If you want to cast a wider net, get your message in front of a larger audience, and feel you can’t afford to miss out on any short-term leads, you might want to choose single opt-in.

However, if you’re dealing with a lot of hard bounces, spam complaints, and just overall low engagement with your subscriber list, then you might want to give double opt-in a try.

Is double opt-in required by EU privacy laws?

Disclaimer: We aren’t lawyers, but we hope this is a good jump off point for your EU privacy efforts.

Complying with GDPR and other EU privacy laws requires you to thoroughly audit and think through your practices. So you might want to speak to your legal team or data protection officer before making any changes.

With that being said, it’s good to know that messaging your customers in the EU is governed by the GDPR and the e-privacy directive (Directive 2002/58/EC).

And the key change the GDPR introduced was requiring businesses in the EU, or those who have subscribers based in the EU, is to “collect affirmative consent that is freely given, specific, and unambiguous.”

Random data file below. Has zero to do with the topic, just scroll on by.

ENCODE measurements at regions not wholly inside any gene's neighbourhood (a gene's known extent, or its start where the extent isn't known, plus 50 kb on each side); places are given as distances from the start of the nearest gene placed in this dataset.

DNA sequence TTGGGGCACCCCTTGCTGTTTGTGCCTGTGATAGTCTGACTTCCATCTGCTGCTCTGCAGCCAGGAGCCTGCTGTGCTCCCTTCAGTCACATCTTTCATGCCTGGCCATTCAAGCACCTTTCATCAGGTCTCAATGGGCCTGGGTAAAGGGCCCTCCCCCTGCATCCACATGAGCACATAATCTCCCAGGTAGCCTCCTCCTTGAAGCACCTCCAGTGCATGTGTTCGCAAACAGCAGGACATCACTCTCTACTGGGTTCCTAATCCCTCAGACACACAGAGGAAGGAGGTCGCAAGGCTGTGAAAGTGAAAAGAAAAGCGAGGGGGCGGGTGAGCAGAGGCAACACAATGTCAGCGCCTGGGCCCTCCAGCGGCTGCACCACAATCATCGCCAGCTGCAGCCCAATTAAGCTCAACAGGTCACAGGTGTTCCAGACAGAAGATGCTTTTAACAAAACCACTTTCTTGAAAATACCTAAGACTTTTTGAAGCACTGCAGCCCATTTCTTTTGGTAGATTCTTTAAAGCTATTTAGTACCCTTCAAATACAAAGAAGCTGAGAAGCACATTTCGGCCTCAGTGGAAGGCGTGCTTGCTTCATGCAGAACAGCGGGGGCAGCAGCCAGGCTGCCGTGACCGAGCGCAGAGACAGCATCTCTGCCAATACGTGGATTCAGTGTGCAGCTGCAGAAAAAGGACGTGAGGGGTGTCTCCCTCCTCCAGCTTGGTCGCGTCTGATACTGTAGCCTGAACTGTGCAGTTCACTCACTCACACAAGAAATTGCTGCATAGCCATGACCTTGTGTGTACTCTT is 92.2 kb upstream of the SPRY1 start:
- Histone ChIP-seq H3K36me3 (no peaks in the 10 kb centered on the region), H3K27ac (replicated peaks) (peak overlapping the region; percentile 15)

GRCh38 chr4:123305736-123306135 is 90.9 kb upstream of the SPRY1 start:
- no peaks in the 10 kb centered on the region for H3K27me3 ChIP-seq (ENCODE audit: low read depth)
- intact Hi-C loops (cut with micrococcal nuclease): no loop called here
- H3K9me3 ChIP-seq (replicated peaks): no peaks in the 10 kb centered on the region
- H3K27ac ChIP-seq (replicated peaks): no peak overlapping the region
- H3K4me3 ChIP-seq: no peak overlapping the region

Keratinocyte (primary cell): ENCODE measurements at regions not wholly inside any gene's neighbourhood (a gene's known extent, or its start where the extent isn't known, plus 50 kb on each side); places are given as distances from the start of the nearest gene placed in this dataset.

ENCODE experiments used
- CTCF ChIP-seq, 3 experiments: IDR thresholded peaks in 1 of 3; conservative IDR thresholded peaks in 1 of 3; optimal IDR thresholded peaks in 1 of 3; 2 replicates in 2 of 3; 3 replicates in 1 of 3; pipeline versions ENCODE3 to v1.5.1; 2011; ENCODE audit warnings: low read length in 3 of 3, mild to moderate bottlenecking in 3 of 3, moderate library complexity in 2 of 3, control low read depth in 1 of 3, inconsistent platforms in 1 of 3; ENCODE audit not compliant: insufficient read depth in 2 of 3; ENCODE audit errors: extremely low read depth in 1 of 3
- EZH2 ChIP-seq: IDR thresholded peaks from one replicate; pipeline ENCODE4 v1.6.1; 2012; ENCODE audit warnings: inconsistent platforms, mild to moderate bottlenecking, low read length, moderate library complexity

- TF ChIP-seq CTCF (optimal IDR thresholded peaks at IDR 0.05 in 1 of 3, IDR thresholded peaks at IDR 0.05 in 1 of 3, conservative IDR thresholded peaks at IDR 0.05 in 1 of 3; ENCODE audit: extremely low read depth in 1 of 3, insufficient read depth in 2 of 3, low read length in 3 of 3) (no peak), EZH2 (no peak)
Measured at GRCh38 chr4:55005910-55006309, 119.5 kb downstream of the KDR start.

This definition has raised the bar for “consent,” and also applies to the e-privacy directive.

Ultimately, you need to be able to show that a user gave you consent to process their data and send them emails. It’s important that:

  • The consent was ambiguous
  • You know when the consent occured
  • The customer had a clear understanding of what they agreed to

You should also be careful to review any local law requirements for email marketing. The e-privacy directive is an EU directive and not a regulation, which means that it is implemented by each EU member state into their local laws and will vary in each country.

For example, in Germany all email marketing requires double opt-in, you cannot rely on single opt-in because it is non-compliant under local law.

With the introduction of GDPR, consent under the e-privacy directive must meet the definition of consent under the GDPR.

What to do when obtaining consent during your subscription process:

1. If you’re not using DOI, include a checkbox and make sure it is not pre-checked

Litmus points out that customers have to actively confirm their consent. Pre-checked boxes that leverage customer inaction just assume consent, which doesn’t meet the GDPRs test for consent.

2. Don’t require consent to receive marketing emails for access to a product or service

GDPR requires that consent is freely given and specific.